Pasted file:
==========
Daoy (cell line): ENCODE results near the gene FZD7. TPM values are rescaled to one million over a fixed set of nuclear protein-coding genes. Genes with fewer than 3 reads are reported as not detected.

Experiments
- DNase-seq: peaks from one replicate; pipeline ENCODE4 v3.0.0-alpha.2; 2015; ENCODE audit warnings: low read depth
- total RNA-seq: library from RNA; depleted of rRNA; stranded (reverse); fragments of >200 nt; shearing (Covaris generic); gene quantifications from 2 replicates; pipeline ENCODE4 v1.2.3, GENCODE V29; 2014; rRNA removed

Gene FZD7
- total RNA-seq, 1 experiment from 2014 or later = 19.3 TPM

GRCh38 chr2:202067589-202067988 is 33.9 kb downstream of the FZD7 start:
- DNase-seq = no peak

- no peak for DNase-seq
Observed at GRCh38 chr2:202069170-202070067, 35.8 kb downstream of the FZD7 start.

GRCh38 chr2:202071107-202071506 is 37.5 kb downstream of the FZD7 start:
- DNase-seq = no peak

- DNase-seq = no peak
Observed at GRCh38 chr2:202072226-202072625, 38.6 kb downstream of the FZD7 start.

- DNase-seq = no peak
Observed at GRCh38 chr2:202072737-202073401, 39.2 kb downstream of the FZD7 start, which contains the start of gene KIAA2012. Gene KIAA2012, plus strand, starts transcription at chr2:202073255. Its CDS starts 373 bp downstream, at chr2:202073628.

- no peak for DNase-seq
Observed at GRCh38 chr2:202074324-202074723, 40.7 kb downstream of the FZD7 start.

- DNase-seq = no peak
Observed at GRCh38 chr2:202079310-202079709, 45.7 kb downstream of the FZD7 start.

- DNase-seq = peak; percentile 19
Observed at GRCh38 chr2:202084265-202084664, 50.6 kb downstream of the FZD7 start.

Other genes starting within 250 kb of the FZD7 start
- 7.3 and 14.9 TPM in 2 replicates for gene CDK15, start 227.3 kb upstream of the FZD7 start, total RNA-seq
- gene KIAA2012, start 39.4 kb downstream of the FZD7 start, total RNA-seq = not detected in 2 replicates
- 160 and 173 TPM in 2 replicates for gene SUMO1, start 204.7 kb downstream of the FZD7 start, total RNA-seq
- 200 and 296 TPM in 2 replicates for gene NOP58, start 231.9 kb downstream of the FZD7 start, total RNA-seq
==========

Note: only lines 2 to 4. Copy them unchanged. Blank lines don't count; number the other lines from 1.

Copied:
Experiments
- DNase-seq: peaks from one replicate; pipeline ENCODE4 v3.0.0-alpha.2; 2015; ENCODE audit warnings: low read depth
- total RNA-seq: library from RNA; depleted of rRNA; stranded (reverse); fragments of >200 nt; shearing (Covaris generic); gene quantifications from 2 replicates; pipeline ENCODE4 v1.2.3, GENCODE V29; 2014; rRNA removed